When Helen Jane Long is composing music, she wants to attain nothing less than tranquility. Not the tranquility of numbness or sleep, but tranquility through affirmation, through a music that aspires to an elegance and civility rarely found in this world. In other words, the music of Helen Jane Long makes you feel good.
How good? She was named to the UK’s Classical FM Hall of Fame in 2011 for her album, Embers. Her music is used commercially for Volkswagen, British Airways, National Geographic, Discovery, the BBC. But probably the most significant sign of her success is that there are dozens of musicians and fans covering her music on YouTube. “Expression” from the “Porcelain” album seems to be a particular favorite.
All of this is from a prodigy who was born in 1974 in sleepy Hampshire on the southern coast of England. Helen Jane Long began playing piano when she was four. Her older brother was already studying the instrument, but after his lessons were over, Long would slip onto the piano bench and replicate what her brother was being taught. He went on to become an architect, Long, encouraged by her parents, went another way.
Classical music was her path, but like many young composers, Long didn’t see many prospects for getting her music performed by classical ensembles, so she formed her own virtual orchestra. The idea came to her when she borrowed her grandmother’s Casio keyboard, an early digital instrument that allowed her to over-dub herself. Once she realized she could do it herself she began bouncing tracks on cassette players.
She solved the problem of finding other willing musicians by learning cello, violin and guitar. Her first cello was made by her father and she still plays it to this day.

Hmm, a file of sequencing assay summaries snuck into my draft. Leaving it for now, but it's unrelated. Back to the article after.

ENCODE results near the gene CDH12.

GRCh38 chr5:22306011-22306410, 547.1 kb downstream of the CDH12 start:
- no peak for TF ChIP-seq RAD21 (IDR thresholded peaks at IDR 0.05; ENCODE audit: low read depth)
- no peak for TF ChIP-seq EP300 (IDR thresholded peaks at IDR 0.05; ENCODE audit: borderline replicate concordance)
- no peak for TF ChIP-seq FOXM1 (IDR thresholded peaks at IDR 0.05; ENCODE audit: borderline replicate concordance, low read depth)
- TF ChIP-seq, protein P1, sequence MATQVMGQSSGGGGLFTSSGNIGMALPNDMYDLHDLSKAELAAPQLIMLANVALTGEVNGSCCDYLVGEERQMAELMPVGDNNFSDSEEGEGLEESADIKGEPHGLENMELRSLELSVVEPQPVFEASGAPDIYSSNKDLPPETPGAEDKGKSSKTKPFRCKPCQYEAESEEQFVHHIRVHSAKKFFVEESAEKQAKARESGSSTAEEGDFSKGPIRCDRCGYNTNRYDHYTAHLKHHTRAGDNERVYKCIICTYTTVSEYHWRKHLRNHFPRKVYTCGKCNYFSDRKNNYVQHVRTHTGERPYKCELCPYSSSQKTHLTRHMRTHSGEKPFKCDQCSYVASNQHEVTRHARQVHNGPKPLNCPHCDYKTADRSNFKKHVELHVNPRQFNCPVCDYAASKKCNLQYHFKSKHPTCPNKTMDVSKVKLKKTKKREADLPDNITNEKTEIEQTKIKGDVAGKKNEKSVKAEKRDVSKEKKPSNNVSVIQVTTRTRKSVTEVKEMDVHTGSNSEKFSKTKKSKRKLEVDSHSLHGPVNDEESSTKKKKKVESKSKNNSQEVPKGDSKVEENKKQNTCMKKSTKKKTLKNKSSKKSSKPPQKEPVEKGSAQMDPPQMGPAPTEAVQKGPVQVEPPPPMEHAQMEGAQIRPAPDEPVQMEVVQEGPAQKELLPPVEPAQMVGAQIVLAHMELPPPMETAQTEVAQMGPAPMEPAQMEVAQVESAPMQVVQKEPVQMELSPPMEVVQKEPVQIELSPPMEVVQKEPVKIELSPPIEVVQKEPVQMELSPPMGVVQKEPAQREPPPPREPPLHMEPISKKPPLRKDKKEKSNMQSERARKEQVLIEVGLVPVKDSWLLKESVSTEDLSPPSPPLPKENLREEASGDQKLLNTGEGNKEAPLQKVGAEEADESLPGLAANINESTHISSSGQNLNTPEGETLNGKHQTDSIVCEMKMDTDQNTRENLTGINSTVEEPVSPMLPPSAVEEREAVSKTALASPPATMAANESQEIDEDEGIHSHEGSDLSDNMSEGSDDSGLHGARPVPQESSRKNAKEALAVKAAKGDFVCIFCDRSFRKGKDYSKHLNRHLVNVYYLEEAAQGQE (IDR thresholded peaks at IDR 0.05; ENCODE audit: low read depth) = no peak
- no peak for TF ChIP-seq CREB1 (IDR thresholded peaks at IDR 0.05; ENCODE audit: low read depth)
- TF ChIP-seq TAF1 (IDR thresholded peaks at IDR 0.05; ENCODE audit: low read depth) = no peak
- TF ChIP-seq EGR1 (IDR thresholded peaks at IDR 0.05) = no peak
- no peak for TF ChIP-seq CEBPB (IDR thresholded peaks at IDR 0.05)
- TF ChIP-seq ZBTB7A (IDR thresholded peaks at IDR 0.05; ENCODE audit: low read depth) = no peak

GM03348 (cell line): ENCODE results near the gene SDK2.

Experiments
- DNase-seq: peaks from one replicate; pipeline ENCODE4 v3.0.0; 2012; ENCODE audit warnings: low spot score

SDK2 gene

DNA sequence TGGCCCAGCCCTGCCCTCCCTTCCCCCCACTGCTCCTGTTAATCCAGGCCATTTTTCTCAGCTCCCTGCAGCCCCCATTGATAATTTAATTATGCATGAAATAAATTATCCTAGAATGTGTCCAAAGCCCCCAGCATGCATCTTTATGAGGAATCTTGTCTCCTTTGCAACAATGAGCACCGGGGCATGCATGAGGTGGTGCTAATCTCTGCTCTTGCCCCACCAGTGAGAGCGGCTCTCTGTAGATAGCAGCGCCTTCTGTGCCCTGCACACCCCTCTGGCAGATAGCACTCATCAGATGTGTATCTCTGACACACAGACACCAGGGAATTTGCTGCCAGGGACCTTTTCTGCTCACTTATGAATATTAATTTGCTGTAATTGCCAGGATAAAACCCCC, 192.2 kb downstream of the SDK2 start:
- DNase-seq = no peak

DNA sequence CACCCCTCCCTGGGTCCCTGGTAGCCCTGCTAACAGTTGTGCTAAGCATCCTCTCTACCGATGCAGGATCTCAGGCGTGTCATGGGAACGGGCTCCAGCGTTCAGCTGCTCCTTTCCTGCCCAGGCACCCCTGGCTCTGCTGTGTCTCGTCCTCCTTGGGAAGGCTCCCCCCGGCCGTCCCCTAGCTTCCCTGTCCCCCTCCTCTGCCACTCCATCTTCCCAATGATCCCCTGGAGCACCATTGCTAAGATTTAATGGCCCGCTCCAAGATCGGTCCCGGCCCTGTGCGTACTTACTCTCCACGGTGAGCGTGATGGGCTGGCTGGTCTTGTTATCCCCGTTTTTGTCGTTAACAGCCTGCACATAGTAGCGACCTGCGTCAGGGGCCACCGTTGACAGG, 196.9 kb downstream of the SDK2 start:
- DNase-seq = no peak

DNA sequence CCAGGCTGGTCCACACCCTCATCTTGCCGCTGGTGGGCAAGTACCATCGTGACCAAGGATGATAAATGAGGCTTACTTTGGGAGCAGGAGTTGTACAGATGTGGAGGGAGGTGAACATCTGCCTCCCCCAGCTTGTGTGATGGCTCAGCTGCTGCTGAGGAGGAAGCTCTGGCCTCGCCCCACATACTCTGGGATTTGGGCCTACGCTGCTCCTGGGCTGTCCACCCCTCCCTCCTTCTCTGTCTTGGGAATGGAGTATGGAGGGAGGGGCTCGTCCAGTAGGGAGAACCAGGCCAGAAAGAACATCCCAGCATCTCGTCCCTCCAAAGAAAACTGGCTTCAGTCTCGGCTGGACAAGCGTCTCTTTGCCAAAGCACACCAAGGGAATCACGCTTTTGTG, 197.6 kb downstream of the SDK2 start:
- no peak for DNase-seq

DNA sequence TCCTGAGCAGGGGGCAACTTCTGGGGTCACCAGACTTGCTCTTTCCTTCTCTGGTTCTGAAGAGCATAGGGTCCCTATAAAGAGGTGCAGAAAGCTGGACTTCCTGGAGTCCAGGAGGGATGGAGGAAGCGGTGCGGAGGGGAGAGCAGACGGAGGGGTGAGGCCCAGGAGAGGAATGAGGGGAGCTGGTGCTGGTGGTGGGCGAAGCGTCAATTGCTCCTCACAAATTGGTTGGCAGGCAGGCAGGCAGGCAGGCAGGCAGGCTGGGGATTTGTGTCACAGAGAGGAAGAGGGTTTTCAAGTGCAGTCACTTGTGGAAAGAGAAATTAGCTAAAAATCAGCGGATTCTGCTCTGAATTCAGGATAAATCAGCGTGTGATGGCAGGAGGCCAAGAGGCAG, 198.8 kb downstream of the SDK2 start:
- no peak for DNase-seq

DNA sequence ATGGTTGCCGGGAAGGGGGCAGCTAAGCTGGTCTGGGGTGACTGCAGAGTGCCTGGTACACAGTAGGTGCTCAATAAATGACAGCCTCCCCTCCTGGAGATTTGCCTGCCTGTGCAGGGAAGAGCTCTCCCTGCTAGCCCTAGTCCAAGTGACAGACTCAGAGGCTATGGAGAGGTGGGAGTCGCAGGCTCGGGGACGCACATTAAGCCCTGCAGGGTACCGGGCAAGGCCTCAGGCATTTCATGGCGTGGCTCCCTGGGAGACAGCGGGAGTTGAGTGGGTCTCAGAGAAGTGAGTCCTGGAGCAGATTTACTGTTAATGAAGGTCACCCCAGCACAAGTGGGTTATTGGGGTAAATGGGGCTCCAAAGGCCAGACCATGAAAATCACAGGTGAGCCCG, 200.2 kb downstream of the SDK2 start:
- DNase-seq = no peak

On Intervention, Helen Jane Long included a string quartet of violins and cello, including cellist Nick Holland from the famed Balanescu Quartet. But she still composes in the same solitary fashion and the music still comes from a deeply private place. Many of her songs emerge from personal experience. “Finding,” from her album “Embers”, was written for her father when he was in a coma. “Intervention” was written in the wake of several deaths in her family, among them her grandmother.
“When I recorded ‘The Aviator’ in Air studios, the advertising crew were in tears at the emotions of the piece... Very real emotion. The weekend I wrote ‘The Aviator’ my Grandmother was dying. Monday scoring music, Tuesday Grans funeral, Wednesday British Airways recording...sometimes controlling emotions is the only way to get through stuff.”
And that’s what Intervention is. Music to get you through stuff, a sound that takes you away from your troubles, even while affirming your turmoil. Helen Jane Long’s music is the sound of hope.
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